Are you wasting $2500 a year on food? Learn how to reduce food waste in your home and get the most out of your dollar and reduce your environmental impact!
This post is a collaboration with Beef. It’s What’s for Dinner.on behalf of the Beef Checkoff. I received compensation, but all opinions are my own.
Did you know that 40% of food that gets brought home in America goes to waste?? That statistic is staggering to me. As a result of that waste, the average American wastes $2,500 on food every year. I can think of a lot of better things to do with that much money other than throw it in the trash can! The good news is, I happen to be an expert on reducing food waste.
Today I am very excited to be partnering with Beef. It’s What’s for Dinner. to share actionable tips with you on how you can reduce food waste in your home today. I will also include some links for recipes that will help you reduce the food waste in your home.
With the current environment in the world today, many of you are concerned about wasting food and being able to use what you have on hand. I know this post will be helpful! Reducing food waste goes hand in hand with saving money on food and making the food you have at home work for you.
How to Reduce Food Waste
Here are some easy tips you can start applying today to reduce food waste in your own home. As a food blogger, I often have a lot of leftover food.
I hate throwing food out, so I’ve come up with some very creative ways to store it long-term and use leftovers in a delicious way!
- Know what food you have in your fridge, pantry, and freezer. Taking an inventory is the first step to not wasting the food you already have.
- Plan meals in advance. Make meal plans one week at a time. This allows for wiggle room in case your plans change, and it allows you to plan on using leftovers the next week.
- Don’t only save meals that are already cooked. If you are making a meal that you know will feed more than your family, divide it into two portions and freeze one. Now you have dinner tonight and dinner for another night with no waste.
- Create new meals from leftovers instead of reheating them as the same meal.
- Smart food storage saves food and flavor. Cooked beef can be stored in the refrigerator at 40 degrees F for a total of 3-4 days to keep meat safe and fresh
- Freeze leftover meat in small portions. Cooked beef is a great freezer item. It’s easy to incorporate into other recipes and makes meal prep even faster.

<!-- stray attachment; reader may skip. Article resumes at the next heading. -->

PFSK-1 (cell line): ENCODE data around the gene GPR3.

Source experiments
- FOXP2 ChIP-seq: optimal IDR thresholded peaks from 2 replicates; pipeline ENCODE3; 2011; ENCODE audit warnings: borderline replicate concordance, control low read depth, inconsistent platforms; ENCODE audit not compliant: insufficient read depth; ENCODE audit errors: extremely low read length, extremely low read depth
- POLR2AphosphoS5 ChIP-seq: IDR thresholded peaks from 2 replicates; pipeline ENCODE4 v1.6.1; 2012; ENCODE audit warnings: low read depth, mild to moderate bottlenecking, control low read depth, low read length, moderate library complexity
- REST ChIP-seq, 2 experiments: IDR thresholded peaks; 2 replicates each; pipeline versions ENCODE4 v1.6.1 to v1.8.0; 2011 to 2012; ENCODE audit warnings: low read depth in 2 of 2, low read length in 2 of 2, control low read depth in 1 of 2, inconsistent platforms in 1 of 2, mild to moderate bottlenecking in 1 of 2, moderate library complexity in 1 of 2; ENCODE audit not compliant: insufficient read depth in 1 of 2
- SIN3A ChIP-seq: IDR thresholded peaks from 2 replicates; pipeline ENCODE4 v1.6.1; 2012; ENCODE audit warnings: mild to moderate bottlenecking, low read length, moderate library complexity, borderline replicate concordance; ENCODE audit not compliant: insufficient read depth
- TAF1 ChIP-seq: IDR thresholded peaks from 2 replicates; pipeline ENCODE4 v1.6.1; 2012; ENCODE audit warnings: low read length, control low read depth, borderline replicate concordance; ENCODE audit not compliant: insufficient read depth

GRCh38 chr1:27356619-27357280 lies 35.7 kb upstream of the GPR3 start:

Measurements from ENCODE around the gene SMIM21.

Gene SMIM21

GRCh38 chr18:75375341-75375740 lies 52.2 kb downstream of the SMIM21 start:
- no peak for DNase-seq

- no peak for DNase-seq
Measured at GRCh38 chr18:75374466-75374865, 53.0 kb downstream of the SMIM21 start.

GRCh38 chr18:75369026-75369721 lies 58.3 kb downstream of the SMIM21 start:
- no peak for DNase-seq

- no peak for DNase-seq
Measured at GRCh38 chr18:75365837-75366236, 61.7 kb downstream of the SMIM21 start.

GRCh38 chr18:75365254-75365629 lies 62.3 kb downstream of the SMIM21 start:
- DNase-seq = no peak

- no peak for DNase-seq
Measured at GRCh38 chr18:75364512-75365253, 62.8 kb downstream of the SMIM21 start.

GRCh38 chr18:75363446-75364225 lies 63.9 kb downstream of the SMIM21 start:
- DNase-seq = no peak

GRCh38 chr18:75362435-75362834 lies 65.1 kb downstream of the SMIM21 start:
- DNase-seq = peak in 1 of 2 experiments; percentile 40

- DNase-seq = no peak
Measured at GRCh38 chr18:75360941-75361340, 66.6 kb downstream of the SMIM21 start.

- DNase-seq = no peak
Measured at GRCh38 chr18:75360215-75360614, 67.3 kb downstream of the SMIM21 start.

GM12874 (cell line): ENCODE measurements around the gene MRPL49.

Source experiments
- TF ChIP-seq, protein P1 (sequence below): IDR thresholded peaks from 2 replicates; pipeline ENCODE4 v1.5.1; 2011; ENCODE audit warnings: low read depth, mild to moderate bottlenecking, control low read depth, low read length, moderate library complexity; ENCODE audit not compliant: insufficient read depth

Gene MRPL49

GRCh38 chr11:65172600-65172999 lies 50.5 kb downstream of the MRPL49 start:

- When you purchase meat, immediately divide it up into the portion sizes you need and freeze everything you won’t use right away. This eliminates the chance of it going bad in the fridge.
- When buying produce, only buy what you can eat within 5-7 days. Prep it for eating (wash, trim, etc.) as soon as you get home. You’ll be more likely to eat it this way.
- Always take inventory of your fridge every three days. Note what needs used and plan to use it. If you cannot use it right away, you can usually freeze it! This is a very comprehensive list of what you can save in your freezer.
How Cattle Reduce Food Waste
Although beef is one of the least wasted commodities produced in America, about 20% of edible beef product goes to waste, YOU could help improve beef sustainability by 10% simply by cutting that waste in half. That is a huge way to help your own environmental footprint as well as beef’s!
Cattle are also great at reducing food waste because of what they eat. Rations (think of those like recipes for animal feed) are designed for cattle based on their stage of life and their purpose. Many beef cattle rations include food that would otherwise be wasted!
They eat products like beet tops and bruised or misshapen vegetables and other human food by-products that would otherwise end up in a landfill.
Now it’s your turn to practice reducing food waste! Below, I have linked up some great recipes that can be easily adapted to use leftover beef.
If the recipe calls for a different cut of beef or beef that needs cooked ahead of time, simply skip the beef cooking steps. You will add in the beef leftovers when the cooked beef is called for in the recipe.